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New insights about barnacle reproduction: Spermcast mating, aerial copulation and population genetic consequences Open Access


Other title
Single Nucleotide Polymorphism
Penis size
Rocky intertidal shores
Molecular markers
Aerial copulation
Chthamalus dalli
Population genetics
Balanus glandula
Tidal conditions
Acorn barnacles
Mating behavior
Mitochondrial DNA
Wave exposure
Shore height
Stalked barnacles
Spermcast mating
Pollicipes polymerus
Type of item
Degree grantor
University of Alberta
Author or creator
Barazandeh, Marjan
Supervisor and department
Palmer, A. Richard (Biological Sciences)
Examining committee member and department
Proctor, Heather C. (Biological Sciences)
Coltman, David W. (Biological Sciences)
Grosberg, Richard K. (Biological Sciences, University of California at Davis)
Gallin, Warren J. (Biological Sciences)
Davis, Corey S. (Biological Sciences)
Department of Biological Sciences
Systematics and Evolution
Date accepted
Graduation date
Doctor of Philosophy
Degree level
Barnacles are mostly hermaphroditic and they are believed to mate via copulation or, in a few species, by self-fertilization. However, isolated individuals of two species that are thought not to self-fertilize, Pollicipes polymerus and Balanus glandula, nonetheless carried fertilized embryo-masses. These observations raise the possibility that individuals may have been fertilized by waterborne sperm, a possibility that has never been seriously considered in barnacles. Using molecular tools (Single Nucleotide Polymorphisms; SNP), I examined spermcast mating in P. polymerus and B. glandula as well as Chthamalus dalli (which is reported to self-fertilize) in Barkley Sound, British Columbia, Canada. Embryo masses of isolated individuals and isolated pairs of all three species had alleles that were not present in the genome of the parents or of immediate partners, which indicates that spermcast mating occurred. However, the rate of fertilization by spermcasting was higher in P. polymerus (100% and 24% in isolated individuals and pairs, respectively), followed by B. glandula (100% and 7.7%) and C. dalli (70% and 9.1%). The relatively shorter size of the penis — and hence lower copulation rates — in P. polymerus compared to the other two species could favor higher rates of spermcasting. Moreover, lower apparent spermcasting in C. dalli could reflect a higher incidence of self-fertilization. Surveys of the sperm release process in P. polymerus using a belt-transect method, indicated that tidal and weather conditions did not affect sperm release, however, lower barnacle density (less opportunity for copulation) and higher wave action of the low shore (more chance to disperse sperm) compared to high shores was associated with more sperm release. By videotaping P. polymerus, I found that — unlike all other known barnacles — they copulate mostly in air, during the incoming tides. Extended times of aerial copulation were observed in barnacles on less wave-exposed shores. Using mitochondrial DNA markers, I tested for genetic divergence among P. polymerus populations experiencing different wave exposures and shore heights that might be associated with observed differences in spermcasting and copulation. However, none of the analyses indicated any genetic differentiation among populations or between shore levels. These novel observations raise many questions about some long-established beliefs regarding barnacle reproductive biology.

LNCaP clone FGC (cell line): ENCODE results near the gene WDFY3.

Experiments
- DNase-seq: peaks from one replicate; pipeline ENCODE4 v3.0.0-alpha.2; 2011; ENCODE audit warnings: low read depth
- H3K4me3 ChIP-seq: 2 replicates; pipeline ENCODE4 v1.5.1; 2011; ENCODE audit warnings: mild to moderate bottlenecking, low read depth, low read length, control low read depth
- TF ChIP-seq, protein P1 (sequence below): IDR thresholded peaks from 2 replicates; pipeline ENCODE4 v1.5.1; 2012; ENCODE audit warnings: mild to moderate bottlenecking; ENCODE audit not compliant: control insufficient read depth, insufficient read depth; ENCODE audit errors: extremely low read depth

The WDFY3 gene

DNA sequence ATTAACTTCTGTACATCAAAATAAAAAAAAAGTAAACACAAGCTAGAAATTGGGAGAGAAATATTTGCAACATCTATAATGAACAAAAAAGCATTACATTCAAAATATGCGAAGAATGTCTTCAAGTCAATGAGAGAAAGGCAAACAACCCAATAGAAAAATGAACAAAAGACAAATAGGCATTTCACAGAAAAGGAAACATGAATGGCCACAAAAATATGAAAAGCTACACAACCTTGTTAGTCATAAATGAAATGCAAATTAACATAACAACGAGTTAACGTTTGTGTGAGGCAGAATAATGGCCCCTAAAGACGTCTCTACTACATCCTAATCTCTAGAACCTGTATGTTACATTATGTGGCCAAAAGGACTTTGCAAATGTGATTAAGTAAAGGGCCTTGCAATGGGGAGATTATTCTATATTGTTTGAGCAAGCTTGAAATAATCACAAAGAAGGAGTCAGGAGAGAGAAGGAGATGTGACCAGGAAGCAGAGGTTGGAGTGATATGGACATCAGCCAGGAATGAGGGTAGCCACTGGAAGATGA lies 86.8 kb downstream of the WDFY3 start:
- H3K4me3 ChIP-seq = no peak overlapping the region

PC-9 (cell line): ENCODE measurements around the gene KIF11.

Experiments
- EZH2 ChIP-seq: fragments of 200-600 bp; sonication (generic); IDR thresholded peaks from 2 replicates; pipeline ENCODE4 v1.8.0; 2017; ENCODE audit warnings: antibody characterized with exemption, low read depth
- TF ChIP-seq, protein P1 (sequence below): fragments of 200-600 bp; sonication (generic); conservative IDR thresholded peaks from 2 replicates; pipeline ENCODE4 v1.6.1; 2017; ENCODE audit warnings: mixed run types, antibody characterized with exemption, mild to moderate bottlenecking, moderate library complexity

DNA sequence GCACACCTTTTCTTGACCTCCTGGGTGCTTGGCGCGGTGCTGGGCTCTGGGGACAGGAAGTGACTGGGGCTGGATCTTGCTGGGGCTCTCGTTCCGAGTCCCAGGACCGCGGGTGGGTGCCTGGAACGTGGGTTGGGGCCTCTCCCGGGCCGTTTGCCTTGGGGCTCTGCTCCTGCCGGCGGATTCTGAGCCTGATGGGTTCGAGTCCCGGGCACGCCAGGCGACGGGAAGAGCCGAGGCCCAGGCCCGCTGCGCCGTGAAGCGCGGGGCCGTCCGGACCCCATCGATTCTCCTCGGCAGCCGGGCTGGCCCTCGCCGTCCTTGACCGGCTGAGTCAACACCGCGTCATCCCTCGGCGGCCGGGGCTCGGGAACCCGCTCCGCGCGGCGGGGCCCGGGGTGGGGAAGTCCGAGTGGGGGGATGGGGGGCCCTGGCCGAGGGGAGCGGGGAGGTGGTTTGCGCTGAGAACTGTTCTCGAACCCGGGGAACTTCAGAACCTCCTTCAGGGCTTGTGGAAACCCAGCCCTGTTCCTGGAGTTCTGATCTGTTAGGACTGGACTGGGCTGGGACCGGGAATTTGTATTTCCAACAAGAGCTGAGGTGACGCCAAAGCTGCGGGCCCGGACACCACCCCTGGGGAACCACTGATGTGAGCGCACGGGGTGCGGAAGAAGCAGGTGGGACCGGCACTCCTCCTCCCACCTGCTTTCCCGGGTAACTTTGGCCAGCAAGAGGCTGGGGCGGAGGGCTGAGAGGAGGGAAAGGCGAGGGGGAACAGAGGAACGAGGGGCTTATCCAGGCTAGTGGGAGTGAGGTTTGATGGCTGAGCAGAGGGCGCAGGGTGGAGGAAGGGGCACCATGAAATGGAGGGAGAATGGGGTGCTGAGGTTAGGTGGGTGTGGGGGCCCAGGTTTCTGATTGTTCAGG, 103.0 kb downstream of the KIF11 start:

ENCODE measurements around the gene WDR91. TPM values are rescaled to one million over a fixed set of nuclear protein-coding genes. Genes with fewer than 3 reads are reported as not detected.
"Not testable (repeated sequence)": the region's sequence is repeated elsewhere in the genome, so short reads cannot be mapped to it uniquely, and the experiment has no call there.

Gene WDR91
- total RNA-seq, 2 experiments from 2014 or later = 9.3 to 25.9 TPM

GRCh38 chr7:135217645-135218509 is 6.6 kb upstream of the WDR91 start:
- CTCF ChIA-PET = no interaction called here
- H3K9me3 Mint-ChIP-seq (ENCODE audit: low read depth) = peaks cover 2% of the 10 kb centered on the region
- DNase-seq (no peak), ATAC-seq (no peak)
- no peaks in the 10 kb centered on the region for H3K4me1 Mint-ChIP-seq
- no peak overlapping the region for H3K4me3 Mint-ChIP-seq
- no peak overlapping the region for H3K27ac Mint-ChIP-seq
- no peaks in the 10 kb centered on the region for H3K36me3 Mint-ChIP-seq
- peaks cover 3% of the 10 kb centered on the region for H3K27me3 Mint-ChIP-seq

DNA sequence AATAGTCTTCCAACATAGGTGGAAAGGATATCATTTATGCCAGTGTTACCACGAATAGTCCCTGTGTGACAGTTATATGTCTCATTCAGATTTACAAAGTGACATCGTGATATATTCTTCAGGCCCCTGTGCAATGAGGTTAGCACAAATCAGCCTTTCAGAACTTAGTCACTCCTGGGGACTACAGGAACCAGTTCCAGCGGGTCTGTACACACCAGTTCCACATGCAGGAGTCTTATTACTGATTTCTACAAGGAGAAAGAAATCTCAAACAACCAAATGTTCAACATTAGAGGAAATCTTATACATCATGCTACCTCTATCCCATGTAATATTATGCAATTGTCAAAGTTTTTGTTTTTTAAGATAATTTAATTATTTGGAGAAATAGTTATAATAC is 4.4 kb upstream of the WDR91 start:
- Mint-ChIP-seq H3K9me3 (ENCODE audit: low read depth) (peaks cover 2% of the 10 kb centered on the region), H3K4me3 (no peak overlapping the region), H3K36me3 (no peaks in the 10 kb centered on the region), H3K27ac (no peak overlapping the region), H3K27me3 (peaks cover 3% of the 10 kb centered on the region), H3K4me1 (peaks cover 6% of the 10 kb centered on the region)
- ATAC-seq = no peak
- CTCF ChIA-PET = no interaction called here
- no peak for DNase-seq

Permission is hereby granted to the University of Alberta Libraries to reproduce single copies of this thesis and to lend or sell such copies for private, scholarly or scientific research purposes only. Where the thesis is converted to, or otherwise made available in digital form, the University of Alberta will advise potential users of the thesis of these terms. The author reserves all other publication and other rights in association with the copyright in the thesis and, except as herein before provided, neither the thesis nor any substantial portion thereof may be printed or otherwise reproduced in any material form whatsoever without the author's prior written permission.
Citation for previous publication
Barazandeh, M., Davis, C.S., Neufeld, C.J., Coltman, D.W., Palmer, A.R., 2013. Something Darwin didn't know about barnacles: Spermcast mating in a common stalked species. Proc. R. Soc. B-Biol. Sci. 280 (1754), 20122919.Barazandeh, M., Davis, C.S., 2012. Identification and characterization of 16 single nucleotide polymorphisms (SNPs) in the northeast intertidal gooseneck barnacle, Pollicipes polymerus. Conserv. Genet. Res. 4, 217-219.

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